Nokia introduced an early version of an OMA-compatible smart phone for corporate use with its 9300 Communicator, which is based on the Symbian operating system (Fig. 2). It features Wi-Fi, a virtual private network (VPN) client, anti-virus software developed by Symantec, and encryption software from Pointsec. More recent versions include Nokia's e-series smartphones as well as Windows Mobile 5.0-based devices.
Sony Ericsson also recently extended its 2003 license with Certicom Corp. for the company's Security Builder IPSec, which builds a VPN client into Sony Ericsson's Symbian-based P990i smartphone. And like the Blackberry, the relatively new Palm Treo lets users shield business and personal data by installing a password through its Settings menu.
Companies are investing more to protect their data, too. Many now standardize on a single brand and model, controlling what data is stored on the devices. They also install software that monitors these mobile devices and are increasingly likely to require some level of remote security management.
Marc Camm, vice president and general manager for smart-phone solutions at CA Inc. (formerly Computer Associates),says, "IT managers have to secure and control these devices, and they're asking us to help manage the process."
More than ever before, IT departments "lock and wipe" data from lost or stolen smart phones and PDAs. This usually requires installing file-encryption agents within these devices. CA demonstrated its version of smartphone security management in November and expects to begin beta testing the technology later this year.
If you lose your cell phone, you can call your carrier, which is able to render it useless through your phone's unique electronic identity code. Unfortunately, that doesn't work with smartphones, because the data would continue to reside in the phone. Some custom encryption agents are already in use, but Camm says IT managers are looking for more standardized products they can control from their existing system.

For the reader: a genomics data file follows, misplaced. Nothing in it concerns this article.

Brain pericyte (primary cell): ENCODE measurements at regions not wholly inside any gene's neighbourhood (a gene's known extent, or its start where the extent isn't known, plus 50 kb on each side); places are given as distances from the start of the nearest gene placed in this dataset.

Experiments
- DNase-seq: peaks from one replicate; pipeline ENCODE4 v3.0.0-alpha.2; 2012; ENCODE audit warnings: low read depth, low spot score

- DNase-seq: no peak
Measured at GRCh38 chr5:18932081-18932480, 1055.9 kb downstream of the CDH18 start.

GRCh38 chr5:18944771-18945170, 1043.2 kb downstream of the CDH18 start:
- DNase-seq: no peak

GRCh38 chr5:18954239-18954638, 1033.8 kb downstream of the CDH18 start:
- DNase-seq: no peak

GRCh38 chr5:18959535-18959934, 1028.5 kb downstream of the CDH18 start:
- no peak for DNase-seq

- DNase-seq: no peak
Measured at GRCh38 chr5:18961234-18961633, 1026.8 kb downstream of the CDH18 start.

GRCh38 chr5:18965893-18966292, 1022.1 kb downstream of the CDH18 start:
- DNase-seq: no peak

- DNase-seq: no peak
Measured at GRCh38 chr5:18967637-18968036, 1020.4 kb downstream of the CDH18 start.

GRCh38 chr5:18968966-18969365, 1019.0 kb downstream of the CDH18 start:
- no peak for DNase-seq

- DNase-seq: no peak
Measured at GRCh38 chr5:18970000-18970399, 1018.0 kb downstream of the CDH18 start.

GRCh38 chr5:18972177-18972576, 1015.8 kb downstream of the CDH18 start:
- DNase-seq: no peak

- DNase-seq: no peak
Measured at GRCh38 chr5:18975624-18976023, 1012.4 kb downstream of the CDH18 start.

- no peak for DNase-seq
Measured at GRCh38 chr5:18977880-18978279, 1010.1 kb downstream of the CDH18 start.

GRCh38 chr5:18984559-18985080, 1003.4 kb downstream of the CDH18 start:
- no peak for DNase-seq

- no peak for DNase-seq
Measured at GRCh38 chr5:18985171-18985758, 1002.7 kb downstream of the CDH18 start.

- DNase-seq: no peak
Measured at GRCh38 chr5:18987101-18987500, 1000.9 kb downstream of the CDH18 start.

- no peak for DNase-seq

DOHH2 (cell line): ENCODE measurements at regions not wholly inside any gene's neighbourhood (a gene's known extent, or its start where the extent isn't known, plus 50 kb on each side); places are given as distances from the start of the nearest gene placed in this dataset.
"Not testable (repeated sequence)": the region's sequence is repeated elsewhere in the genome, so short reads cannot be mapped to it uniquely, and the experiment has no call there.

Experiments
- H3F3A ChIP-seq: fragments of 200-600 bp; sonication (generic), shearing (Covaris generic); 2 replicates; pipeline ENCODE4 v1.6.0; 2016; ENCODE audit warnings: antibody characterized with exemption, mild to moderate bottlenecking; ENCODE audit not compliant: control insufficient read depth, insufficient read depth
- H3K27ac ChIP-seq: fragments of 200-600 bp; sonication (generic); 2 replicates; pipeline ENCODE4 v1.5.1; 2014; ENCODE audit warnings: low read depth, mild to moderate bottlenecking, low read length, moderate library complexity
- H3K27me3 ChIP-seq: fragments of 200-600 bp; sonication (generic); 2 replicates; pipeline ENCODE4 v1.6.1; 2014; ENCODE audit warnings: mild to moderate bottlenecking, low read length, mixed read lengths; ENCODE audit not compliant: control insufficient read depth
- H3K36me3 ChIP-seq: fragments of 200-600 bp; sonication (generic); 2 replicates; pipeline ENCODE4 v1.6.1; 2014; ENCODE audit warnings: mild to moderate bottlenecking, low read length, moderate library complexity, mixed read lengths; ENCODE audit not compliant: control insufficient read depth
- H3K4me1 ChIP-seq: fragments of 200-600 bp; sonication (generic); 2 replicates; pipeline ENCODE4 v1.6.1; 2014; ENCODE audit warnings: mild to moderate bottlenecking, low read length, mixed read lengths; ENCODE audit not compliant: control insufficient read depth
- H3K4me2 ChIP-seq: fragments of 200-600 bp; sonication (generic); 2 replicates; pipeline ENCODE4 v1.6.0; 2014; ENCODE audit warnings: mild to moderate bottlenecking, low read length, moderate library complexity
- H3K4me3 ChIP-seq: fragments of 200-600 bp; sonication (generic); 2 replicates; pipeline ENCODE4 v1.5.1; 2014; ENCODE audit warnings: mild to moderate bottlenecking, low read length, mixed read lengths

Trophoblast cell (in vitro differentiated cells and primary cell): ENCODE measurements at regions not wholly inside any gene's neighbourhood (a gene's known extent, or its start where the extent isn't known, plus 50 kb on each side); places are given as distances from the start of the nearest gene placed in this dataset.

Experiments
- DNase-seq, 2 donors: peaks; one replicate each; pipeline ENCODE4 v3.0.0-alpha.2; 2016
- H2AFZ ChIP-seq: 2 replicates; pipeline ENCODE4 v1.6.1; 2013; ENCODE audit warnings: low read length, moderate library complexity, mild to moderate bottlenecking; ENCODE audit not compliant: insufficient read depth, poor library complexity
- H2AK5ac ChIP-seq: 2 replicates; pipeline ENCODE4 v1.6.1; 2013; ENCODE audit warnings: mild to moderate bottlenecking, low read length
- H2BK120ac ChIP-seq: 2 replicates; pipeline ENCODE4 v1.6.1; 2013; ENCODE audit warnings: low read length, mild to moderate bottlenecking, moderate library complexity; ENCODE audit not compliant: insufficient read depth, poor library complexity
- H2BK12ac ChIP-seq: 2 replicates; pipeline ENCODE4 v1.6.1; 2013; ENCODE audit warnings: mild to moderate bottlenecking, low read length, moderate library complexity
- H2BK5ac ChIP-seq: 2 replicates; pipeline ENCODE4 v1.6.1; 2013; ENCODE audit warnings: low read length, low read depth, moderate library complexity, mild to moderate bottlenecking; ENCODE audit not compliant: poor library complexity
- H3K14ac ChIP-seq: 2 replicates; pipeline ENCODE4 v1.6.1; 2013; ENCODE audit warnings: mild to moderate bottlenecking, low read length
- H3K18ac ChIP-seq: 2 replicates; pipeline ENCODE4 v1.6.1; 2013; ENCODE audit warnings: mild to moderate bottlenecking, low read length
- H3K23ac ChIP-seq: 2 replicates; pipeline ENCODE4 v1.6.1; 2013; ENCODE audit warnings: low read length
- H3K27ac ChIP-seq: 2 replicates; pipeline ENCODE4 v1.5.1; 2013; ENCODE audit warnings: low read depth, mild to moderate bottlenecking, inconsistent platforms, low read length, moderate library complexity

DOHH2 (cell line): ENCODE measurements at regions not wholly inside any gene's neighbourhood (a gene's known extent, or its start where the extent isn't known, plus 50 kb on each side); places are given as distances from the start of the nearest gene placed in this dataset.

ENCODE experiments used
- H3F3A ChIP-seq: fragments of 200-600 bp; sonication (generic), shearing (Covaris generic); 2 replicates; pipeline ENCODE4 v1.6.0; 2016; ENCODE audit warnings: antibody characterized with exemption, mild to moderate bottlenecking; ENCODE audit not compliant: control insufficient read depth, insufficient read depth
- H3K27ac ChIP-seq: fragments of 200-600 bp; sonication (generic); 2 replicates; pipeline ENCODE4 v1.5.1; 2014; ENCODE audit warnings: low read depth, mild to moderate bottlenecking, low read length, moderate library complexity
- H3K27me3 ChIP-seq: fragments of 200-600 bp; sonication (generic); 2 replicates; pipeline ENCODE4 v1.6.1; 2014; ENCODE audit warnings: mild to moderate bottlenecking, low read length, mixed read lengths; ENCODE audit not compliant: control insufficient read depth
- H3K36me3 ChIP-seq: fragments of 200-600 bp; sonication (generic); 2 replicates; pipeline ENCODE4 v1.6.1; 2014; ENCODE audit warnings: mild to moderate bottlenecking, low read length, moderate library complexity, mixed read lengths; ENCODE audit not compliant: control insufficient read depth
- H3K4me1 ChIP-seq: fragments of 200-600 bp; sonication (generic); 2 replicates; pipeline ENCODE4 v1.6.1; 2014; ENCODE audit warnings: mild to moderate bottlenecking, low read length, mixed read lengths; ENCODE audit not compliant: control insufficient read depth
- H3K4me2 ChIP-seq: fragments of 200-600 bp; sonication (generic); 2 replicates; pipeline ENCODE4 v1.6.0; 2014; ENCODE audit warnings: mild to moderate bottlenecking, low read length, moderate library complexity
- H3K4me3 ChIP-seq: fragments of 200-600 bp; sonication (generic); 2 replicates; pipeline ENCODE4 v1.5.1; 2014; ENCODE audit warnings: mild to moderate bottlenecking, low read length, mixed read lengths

New security solutions for smart mobile devices and enterprise data are emerging. Some of these systems can shut down a mobile device. The really good ones are even able to reset the device—that is, they can uninstall intrusive software.
One example is Good Technology's Good Mobile Defense. Designed to protect third-party applications, device data, and other features, it covers mobile platforms such as Windows, Palm OS, and Symbian. The system works on several standard cell phones, enabling enterprises to lock down handhelds. It also can disable datatransfer ports like Bluetooth, Wi-Fi, or HotSync. And, a "data erase" feature automatically erases all data after several failed password and authentication attempts, performing a "remote wipe" of all handheld applications.
Claude Fossati, worldwide voice telecom manager for Thomson Inc., endorses the Good Technology package: "The fact that I can manage security policies centrally and push updates over-the-air makes the system complete."